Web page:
We need to destroy that weapon before it can ever be used in the new America. A flat income tax would ensure that we are all treated equally, regardless of our successes, failures, or circumstances, as would a simple sales tax. Ensuring that only individuals are taxed--as opposed to allowing the taxation of businesses, corporations, families, and the like--would keep things simple and fair, so that there would be no taxation without representation. All other taxes should be immediately and permanently abolished, with a special provision against so-called sin taxes (or excise taxes in general), a concept as un-American and counter-productive as anything I can imagine. This way, the amount of taxes being taken from the people is simple, easy to calculate, and impossible to conceal through beaurocratic sleight of hand. It also keeps the issue of taxation simple for political candidates; they either support higher taxes for everyone or they don't, with no equivocation or intellectual dishonesty.

Outlaw Central Banking and Discourage Deficit Spending

John Adams
"All the perplexities, confusion and distress in America arise, not from defects in their Constitution or Confederation, not from want of honor or virtue, so much as from the downright ignorance of the nature of coin, credit and circulation."
-John Adams

Our current economic system is unsustainable; it will collapse catastrophically, and the only question is how long we have left. It has taken a couple of centuries, but our leaders have managed to take control of our economy, for better and for worse, and bend it to their will. We like to call this a capitalist society, but by definition, it is not. Pure capitalism is a system where the government and the economy are separate but equal, where market forces dictate the structure of a society as strongly as the individuals in power. It has been made clear over the years that pure capitalism, like any fundamentalist political ideal, would never work, but it is also clear that our current system will fail.

Our government, through various means and by way of the central banking system, can change the value of the dollar on a whim. If the government wants more money but doesn't want to increase taxes, it can cause inflation to take place, thereby creating money from thin air while devaluing the money in the hands of the people. This is one example of how the government adversely interferes with the American economy, and we can rip this power out of the government's hands simply by abolishing the central bank.

In addition, the governmental practice of deficit spending has spiralled completely out of control. Our government has mortgaged away the financial security of not only our children, but our children's children. A little bit of deficit spending in times of exigency is certainly acceptable, but over the last few decades, our leaders have been spending far too much money that doesn't exist. Our new constitution has to curb this and lay out very specific rules for when and how much the government should be allowed to spend over the line, and it should demand a relatively balanced budget every single year.

If we demand fiscal responsibility--true fiscal responsibility--from our government, we can build an economy that will never collapse under a cracked foundation. It may take us many years to dig ourselves out of our current financial mess, but it will be well worth the cost of avoiding an inevitable catastrophe. It will also allow us, in the long run, to end our debts with the rest of the world while increasing our interdependance, which can only lead to a more fair and equitable foreign policy.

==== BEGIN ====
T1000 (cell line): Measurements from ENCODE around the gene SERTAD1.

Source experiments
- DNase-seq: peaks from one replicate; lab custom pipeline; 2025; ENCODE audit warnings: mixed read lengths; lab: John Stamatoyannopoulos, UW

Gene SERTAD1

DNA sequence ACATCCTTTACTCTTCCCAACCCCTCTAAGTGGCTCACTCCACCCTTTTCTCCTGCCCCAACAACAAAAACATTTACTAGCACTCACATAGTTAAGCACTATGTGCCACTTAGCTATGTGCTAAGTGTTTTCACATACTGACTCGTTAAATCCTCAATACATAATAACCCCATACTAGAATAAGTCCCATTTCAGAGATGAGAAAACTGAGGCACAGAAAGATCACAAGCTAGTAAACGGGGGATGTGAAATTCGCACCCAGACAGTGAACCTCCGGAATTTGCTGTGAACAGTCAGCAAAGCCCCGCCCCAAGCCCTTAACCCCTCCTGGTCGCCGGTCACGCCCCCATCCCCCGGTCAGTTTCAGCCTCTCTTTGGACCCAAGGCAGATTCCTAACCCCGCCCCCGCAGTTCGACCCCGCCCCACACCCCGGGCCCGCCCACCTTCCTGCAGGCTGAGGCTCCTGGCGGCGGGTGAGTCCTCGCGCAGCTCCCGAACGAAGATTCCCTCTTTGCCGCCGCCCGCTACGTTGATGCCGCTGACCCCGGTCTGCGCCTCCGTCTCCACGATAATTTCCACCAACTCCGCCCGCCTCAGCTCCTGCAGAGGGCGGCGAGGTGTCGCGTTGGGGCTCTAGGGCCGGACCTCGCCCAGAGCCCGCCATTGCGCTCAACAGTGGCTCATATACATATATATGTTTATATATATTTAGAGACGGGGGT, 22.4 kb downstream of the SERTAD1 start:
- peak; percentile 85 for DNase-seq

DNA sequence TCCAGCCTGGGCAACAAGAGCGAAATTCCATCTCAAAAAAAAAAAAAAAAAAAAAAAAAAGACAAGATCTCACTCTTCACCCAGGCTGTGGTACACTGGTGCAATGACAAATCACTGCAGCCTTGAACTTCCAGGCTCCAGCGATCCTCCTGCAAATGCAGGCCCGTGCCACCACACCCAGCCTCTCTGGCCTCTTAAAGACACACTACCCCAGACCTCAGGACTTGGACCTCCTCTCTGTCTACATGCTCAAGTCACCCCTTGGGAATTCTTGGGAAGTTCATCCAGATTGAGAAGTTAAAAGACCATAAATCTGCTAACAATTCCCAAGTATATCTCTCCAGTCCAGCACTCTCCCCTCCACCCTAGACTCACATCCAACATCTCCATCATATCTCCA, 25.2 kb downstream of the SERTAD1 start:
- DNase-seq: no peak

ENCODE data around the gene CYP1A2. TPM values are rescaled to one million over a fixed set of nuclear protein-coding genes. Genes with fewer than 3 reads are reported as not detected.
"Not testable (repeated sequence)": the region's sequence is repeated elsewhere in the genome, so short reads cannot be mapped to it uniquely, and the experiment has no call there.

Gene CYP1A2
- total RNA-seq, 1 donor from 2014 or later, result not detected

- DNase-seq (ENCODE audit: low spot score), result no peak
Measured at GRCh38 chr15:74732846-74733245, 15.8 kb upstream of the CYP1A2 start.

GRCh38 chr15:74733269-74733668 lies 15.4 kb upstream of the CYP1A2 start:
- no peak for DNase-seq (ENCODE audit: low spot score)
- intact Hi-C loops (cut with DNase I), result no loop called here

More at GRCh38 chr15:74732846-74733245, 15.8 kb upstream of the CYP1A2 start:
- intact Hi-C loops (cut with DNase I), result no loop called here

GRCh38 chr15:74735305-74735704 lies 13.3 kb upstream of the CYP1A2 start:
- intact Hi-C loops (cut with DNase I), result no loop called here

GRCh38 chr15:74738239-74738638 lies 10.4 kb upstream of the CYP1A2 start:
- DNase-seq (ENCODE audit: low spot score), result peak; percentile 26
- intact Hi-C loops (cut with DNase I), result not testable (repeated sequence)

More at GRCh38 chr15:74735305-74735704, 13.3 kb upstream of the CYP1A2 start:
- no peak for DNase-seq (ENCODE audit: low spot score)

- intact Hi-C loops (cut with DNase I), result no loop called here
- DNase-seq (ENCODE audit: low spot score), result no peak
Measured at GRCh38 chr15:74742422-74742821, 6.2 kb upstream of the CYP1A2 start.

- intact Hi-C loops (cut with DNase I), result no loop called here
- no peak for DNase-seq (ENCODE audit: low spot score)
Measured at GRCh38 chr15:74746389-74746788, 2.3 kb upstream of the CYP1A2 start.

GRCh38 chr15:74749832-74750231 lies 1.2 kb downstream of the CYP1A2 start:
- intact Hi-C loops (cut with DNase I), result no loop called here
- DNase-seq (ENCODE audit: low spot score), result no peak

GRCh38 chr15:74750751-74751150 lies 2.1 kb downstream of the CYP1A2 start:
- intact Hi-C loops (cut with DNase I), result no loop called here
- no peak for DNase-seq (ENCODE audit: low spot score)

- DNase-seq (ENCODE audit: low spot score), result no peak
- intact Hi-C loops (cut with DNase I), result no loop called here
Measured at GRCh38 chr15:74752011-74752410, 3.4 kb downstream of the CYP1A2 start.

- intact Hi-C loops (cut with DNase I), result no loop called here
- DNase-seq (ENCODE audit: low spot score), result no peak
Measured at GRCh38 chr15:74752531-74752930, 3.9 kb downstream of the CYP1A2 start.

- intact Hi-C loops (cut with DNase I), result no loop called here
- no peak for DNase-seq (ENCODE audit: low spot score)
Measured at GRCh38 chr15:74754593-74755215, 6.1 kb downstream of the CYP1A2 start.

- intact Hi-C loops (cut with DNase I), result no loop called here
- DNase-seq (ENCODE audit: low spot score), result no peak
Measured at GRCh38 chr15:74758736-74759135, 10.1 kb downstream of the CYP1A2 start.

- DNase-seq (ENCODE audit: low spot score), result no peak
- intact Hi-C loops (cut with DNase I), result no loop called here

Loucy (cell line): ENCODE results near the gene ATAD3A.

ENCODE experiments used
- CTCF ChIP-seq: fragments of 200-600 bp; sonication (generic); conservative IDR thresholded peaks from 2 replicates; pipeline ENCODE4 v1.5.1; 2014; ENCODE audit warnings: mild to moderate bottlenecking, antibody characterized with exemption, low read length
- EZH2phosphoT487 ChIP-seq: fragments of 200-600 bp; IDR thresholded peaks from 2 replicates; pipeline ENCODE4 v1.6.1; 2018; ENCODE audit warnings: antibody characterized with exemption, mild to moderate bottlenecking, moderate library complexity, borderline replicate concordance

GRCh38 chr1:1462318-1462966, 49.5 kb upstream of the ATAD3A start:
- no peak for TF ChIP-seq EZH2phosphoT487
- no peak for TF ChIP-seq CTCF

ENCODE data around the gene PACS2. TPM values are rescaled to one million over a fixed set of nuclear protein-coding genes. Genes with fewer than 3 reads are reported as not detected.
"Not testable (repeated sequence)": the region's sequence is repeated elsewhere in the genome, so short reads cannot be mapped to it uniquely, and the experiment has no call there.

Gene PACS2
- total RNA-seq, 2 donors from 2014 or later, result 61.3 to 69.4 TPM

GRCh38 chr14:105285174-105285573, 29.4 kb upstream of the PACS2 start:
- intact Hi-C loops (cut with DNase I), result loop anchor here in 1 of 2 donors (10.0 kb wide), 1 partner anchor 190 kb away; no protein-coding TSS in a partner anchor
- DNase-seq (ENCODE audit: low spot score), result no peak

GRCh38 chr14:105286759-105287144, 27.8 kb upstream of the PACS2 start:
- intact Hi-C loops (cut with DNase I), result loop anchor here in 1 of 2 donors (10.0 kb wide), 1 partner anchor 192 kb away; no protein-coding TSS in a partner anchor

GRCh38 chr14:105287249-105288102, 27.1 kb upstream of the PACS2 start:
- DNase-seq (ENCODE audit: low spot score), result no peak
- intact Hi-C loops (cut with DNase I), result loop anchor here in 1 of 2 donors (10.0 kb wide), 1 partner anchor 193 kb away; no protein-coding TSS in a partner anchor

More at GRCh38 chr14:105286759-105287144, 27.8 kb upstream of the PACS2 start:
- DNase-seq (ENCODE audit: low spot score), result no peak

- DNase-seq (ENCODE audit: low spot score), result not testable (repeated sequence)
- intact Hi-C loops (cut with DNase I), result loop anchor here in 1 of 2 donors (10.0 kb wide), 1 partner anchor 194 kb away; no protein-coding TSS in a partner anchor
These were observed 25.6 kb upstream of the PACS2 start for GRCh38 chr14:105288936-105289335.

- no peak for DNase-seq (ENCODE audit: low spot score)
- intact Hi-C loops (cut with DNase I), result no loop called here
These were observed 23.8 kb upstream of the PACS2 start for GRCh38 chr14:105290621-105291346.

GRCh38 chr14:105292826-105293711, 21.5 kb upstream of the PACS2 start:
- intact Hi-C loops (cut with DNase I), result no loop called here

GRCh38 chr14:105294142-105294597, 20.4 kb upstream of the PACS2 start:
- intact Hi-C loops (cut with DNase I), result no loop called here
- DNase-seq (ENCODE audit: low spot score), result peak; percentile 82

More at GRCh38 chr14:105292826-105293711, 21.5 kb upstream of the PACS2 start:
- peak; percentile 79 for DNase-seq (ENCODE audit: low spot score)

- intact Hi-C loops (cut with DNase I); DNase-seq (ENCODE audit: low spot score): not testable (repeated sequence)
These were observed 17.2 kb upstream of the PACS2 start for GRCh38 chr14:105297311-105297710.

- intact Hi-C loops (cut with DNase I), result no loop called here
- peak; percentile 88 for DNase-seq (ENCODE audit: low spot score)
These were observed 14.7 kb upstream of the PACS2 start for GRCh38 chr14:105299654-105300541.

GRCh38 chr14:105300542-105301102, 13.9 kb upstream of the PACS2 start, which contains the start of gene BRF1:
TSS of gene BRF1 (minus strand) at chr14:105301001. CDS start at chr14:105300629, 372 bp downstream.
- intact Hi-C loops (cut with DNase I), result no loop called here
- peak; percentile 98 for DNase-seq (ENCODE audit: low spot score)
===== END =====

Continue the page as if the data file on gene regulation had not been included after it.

Encourage Free International Trade

Thomas Jefferson
"Commerce with all nations, alliance with none, should be our motto."
-Thomas Jefferson

Another major problem with our economy is the list of arbitrary restrictions placed on foreign trade. For instance, we cannot import prescription drugs from other countries, thereby ensuring that American drug companies have a form of monopoly on their product. The lack of competition in the market has caused a predictable and wildly uncontrollable rise in the cost of prescription drugs. This is true of many other goods as well.

Lowering the price of these goods is not the only reason to support free and open trade with the rest of the world, however; financial interdependance is the only proven means to, among other things, avoid military conflict. Rather than trade with hostile nations so that we can quell the hostility, we actually stop all trade, so that there is less incentive for both sides to find cooperative solutions. The single biggest reason why this world has not found peace is the insistence from all countries to avoid free trade. This is unacceptable, and our new constitution must address it.

Governmental intrusion into international trade does a disservice not only to the price of foreign goods and the fragile peace between sovereign countries, but it also prevents impoverished countries from receiving ample aid. Free trade would make for a more prosperous world for all, which would, in turn, make for a more prosperous America. Opposition to free trade only comes from those who seek to control the economy here and abroad or who don't believe in the people's ability to discern what is moral, and those are the kinds of people who become tyrants.

Demand that All Costs of a Frivolous Lawsuit Be Billed to the Plaintiff